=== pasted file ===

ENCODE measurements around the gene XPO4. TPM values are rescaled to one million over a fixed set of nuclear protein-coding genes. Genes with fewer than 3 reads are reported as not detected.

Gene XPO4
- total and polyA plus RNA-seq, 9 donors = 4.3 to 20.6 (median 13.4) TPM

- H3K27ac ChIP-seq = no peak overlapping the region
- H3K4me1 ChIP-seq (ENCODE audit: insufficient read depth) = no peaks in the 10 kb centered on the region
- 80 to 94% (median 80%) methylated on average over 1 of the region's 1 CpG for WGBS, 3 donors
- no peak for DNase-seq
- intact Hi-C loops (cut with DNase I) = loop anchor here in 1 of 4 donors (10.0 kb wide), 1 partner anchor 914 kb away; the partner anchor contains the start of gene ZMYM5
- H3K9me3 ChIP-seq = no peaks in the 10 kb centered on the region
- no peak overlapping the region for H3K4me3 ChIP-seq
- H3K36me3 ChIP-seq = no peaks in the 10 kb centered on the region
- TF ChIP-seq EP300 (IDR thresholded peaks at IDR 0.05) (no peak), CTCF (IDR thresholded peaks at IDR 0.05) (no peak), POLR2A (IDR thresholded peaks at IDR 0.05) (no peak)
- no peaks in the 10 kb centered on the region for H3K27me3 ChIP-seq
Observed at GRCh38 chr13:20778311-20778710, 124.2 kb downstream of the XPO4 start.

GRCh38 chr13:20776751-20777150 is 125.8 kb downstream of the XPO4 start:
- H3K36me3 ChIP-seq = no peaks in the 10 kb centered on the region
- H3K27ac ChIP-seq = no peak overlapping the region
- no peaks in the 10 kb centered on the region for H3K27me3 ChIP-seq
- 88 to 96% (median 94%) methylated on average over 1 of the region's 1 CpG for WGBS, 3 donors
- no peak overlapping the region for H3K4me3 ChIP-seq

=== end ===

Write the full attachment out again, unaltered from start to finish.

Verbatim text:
ENCODE measurements around the gene XPO4. TPM values are rescaled to one million over a fixed set of nuclear protein-coding genes. Genes with fewer than 3 reads are reported as not detected.

Gene XPO4
- total and polyA plus RNA-seq, 9 donors = 4.3 to 20.6 (median 13.4) TPM

- H3K27ac ChIP-seq = no peak overlapping the region
- H3K4me1 ChIP-seq (ENCODE audit: insufficient read depth) = no peaks in the 10 kb centered on the region
- 80 to 94% (median 80%) methylated on average over 1 of the region's 1 CpG for WGBS, 3 donors
- no peak for DNase-seq
- intact Hi-C loops (cut with DNase I) = loop anchor here in 1 of 4 donors (10.0 kb wide), 1 partner anchor 914 kb away; the partner anchor contains the start of gene ZMYM5
- H3K9me3 ChIP-seq = no peaks in the 10 kb centered on the region
- no peak overlapping the region for H3K4me3 ChIP-seq
- H3K36me3 ChIP-seq = no peaks in the 10 kb centered on the region
- TF ChIP-seq EP300 (IDR thresholded peaks at IDR 0.05) (no peak), CTCF (IDR thresholded peaks at IDR 0.05) (no peak), POLR2A (IDR thresholded peaks at IDR 0.05) (no peak)
- no peaks in the 10 kb centered on the region for H3K27me3 ChIP-seq
Observed at GRCh38 chr13:20778311-20778710, 124.2 kb downstream of the XPO4 start.

GRCh38 chr13:20776751-20777150 is 125.8 kb downstream of the XPO4 start:
- H3K36me3 ChIP-seq = no peaks in the 10 kb centered on the region
- H3K27ac ChIP-seq = no peak overlapping the region
- no peaks in the 10 kb centered on the region for H3K27me3 ChIP-seq
- 88 to 96% (median 94%) methylated on average over 1 of the region's 1 CpG for WGBS, 3 donors
- no peak overlapping the region for H3K4me3 ChIP-seq